• Even though the incidence of emotional disturbance among children in the child welfare system is exceedingly high, most states place limits on residential services, outpatient services, and day treatment for Medicaid-eligible children and adults.

  • Even though hundreds of thousands of infants are exposed to drugs and alcohol prenatally, residential substance abuse treatment for pregnant and postpartum women is not available under Medicaid or elsewhere.

  • Even though Medicaid's EPSDT program cost-effectively evaluates and respond to the health problems of low-income children, many states have not complied with federal law requiring them to provide comprehensive screening and follow-up diagnostic and treatment services.

EPSDT Opens the Door to Health Care for Poor Children

EPSDT is intended to function as a gateway to a broad array of health care screening and treatment services for Medicaid-eligible children. It has two major components: screening, and follow-up diagnosis and treatment for conditions, problems, and defects that have been identified through screening.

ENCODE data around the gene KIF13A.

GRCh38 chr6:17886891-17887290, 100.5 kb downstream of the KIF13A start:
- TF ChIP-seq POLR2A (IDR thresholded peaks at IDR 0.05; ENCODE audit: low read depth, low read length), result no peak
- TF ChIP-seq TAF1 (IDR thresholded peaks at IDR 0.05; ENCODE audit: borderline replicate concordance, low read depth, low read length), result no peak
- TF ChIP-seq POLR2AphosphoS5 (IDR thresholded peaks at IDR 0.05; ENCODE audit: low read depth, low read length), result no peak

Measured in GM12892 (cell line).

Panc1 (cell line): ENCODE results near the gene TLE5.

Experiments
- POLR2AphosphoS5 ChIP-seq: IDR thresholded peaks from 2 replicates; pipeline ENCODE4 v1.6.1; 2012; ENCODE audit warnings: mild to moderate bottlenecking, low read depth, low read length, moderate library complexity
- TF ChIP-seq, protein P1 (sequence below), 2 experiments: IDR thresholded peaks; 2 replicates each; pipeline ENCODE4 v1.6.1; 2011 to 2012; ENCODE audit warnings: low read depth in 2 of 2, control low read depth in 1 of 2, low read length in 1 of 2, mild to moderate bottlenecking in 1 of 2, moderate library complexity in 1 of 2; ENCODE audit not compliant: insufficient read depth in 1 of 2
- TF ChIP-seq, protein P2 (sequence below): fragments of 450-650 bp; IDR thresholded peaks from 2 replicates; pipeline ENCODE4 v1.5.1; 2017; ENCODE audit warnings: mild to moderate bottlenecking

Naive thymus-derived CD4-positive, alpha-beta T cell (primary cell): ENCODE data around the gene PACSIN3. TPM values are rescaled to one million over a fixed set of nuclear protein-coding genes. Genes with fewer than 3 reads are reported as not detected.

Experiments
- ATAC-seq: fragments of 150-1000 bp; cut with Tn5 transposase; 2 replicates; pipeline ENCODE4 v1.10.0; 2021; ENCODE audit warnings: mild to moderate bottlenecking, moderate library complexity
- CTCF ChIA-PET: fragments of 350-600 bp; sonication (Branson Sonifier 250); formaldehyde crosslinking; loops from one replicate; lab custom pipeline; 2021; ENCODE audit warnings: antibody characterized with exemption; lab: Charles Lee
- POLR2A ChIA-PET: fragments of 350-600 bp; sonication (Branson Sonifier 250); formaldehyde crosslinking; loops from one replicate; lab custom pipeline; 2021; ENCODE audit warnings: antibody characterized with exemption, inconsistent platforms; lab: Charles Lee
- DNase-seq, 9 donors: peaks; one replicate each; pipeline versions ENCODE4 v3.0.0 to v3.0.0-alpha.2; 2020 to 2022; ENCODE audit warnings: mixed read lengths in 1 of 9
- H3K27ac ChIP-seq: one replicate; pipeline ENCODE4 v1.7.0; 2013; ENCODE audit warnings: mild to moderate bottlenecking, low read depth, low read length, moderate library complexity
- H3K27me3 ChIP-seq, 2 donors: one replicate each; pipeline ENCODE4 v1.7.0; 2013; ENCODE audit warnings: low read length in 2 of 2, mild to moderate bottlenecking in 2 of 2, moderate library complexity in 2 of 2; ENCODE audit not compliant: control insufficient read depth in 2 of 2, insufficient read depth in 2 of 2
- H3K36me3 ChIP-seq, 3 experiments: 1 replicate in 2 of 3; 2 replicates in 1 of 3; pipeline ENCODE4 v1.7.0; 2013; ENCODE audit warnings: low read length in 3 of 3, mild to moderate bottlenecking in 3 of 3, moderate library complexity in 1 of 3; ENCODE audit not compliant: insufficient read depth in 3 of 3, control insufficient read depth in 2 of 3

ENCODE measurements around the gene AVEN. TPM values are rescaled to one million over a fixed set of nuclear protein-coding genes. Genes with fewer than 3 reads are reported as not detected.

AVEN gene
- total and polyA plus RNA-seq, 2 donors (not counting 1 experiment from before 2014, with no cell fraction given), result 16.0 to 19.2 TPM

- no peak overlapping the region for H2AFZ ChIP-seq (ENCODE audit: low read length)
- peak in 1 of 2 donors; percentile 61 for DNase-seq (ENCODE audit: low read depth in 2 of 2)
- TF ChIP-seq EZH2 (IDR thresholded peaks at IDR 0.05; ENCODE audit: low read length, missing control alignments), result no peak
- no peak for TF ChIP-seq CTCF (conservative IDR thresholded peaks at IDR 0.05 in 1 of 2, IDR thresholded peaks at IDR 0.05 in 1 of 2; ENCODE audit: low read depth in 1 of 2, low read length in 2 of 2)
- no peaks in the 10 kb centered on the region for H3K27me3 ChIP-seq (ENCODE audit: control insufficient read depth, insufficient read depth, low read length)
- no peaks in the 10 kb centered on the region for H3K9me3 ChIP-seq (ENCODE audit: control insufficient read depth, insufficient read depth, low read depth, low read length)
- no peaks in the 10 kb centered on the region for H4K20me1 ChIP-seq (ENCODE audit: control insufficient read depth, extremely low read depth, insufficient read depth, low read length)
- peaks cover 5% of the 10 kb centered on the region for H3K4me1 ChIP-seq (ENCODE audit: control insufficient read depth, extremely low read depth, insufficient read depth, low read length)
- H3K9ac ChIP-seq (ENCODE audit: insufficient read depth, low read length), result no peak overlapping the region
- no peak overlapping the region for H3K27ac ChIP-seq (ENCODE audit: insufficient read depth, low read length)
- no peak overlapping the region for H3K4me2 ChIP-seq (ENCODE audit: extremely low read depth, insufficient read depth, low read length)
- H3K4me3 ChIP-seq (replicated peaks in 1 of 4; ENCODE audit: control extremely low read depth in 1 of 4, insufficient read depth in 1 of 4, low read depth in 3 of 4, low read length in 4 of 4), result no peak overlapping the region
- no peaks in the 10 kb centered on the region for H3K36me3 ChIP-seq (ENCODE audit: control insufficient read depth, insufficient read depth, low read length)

The EPSDT program screens children to uncover physical challenges, mental health problems, developmental delays, and dental needs. States are required to establish screening schedules for children at intervals that meet standards of reasonable medical and dental practice. When a screening identifies a physical or mental defect, illness, or condition, states must provide, under Medicaid, all treatment and follow-up services listed in Medicaid law if they are medically necessary, regardless of whether such services are otherwise included in the state's Medicaid plan.

In addition to covering basic health care needs, Medicaid also serves as the major source of coverage for special services for children and families in the child welfare system. This includes EPSDT, rehabilitative services, case management services, and in-patient psychiatric services, all critical services which must be continued and expanded.